Chapter 3


Aumont, Que reste-t-il du cinéma?, 75.


Ibid., 82–83.


We use the word epiphany in its sense derived etymologically from the Greek verb phaino: “to appear, seem, be seen.” One could also speak here of cinephany, borrowing the fine neologism coined by Marc Joly-Corcoran, based on Mircea Eliade’s model “hierophany,” meaning “emergence of the sacred.” See Marc Joly-Corcoran, “La cinéphanie et sa réappropriation: L’‘affect originel’ et sa réactualisation par le fan, un spectateur néoreligieux,” (PhD diss., Université de Montréal, 2013).

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Instead of cinephany, it would perhaps be better to speak of cine-hierophany as a way of preserving the sense of the sacred (hieros in Greek) in the name, all the more so in that what is at stake in our comments is this “sacred” quality that films seen in movie theatres have for cinephiles and the “desacralisation” of cinema brought on by the advent of digital technology. On this note, we cannot avoid mentioning the neologism “filmophanic” coined by Souriau (to describe “every aspect of the presentation of a film projected for viewers in a movie theatre”), a term that has a fairly direct connection (projection, viewers, movie theatre) with the issue that connects the elements we discuss here. See Étienne Souriau, “Préface,” in Étienne Souriau, ed., L’univers filmique (Paris: Flammarion, 1953), p. 8.


Magali Boudissa, “La bande dessinée entre la page et l’écran: Étude critique des enjeux théoriques liés au renouvellement du langage bédéique
sous influence numérique” (PhD diss., Université Paris 8 Vincennes-Saint-Denis, 2010), 58.

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It is also possible to explore in greater depth this topic and the specific questions to which we refer here by consulting Magali Boudissa’s article “La bande dessinée entre la page et l’écran: vers un renouvellement narratif de la BD à l’ère des technologies numériques,” Cinéma & Cie. International Film Studies Journal 14-15 (Spring-Fall 2010): 85-94.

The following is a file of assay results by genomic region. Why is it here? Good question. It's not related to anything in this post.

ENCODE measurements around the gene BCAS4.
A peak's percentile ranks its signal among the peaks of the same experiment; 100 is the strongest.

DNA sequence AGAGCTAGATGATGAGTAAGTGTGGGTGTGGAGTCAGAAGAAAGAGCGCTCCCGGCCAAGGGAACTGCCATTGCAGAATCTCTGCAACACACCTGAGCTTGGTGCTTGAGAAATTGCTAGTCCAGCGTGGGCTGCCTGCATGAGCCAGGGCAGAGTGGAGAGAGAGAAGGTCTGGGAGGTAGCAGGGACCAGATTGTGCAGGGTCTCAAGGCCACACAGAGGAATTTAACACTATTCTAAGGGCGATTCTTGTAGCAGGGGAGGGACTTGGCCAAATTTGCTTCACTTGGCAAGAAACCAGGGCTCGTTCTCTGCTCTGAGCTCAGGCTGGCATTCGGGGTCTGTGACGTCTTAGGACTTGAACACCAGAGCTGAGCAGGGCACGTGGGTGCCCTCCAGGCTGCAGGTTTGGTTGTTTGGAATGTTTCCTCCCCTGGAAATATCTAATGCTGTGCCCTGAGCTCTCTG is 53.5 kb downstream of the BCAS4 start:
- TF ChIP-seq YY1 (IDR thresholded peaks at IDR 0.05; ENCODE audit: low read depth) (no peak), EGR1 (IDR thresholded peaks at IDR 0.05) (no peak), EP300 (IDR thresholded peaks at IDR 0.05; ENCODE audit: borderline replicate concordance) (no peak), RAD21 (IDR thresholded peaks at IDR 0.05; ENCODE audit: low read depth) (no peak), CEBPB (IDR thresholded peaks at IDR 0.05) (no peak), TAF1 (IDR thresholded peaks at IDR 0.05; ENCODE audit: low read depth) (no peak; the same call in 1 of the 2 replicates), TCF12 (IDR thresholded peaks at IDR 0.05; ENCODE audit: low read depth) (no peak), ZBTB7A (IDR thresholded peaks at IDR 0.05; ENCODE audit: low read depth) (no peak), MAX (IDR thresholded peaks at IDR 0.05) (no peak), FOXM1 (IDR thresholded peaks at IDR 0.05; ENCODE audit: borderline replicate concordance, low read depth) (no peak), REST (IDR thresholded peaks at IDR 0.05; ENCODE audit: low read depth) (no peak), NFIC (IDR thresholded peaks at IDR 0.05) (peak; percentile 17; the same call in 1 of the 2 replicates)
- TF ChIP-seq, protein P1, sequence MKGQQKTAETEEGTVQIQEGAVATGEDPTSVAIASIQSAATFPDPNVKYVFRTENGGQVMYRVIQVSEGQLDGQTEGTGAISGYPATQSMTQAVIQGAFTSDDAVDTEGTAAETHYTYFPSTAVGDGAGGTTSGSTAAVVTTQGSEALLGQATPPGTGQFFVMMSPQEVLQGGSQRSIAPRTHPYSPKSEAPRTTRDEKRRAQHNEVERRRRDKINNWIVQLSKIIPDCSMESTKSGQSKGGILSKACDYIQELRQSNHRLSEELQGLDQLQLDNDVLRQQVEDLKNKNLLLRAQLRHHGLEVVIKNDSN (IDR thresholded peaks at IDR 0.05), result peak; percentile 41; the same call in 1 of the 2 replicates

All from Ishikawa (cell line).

On the notion of screen amnesia, see Raphaël Lellouche, “Théorie de l’écran,” Traverses 2, (April 1997).

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The article can be found at the address In it the author describes the “outward face” of the “screen object support” in the following terms: “an animated, abstract and magic surface, an amnesiac surface which captivated with a luminescence we didn’t know before, one so different from the archaic light of the traditional lamp emitting light from a centre. Creating a sheet of electronic light, it also creates an experience unlike our most deep-rooted relations with surfaces.”


Boudissa, “La bande dessinée,” 63.


Ibid., 94.


Guido and Lugon, “Introduction,” Fixe/animé, 12–13.


Guido and Lugon, “Introduction” Fixe/animé, 22. Gunning’s article is entitled “L’instant ‘arrêté’: Entre fixité et mouvement,” 37–46.


Guido and Lugon, ibid.


On this topic, see the video Last Call by 13th Street the First Interactive Theatrical. Available on YouTube.

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The video can be found at the following address:


Olivier Asselin, “The Thrill of the Real: On the Use of Metalepsis in Mixed-Reality Film and Games,” paper presented at the Magis Gorizia Spring School, Gorizia, Italy, March 2013). Quoted with permission of the author. Forthcoming in Post-photographie, Post-cinéma, ed. Philippe Dubois and Beatriz Furtado.

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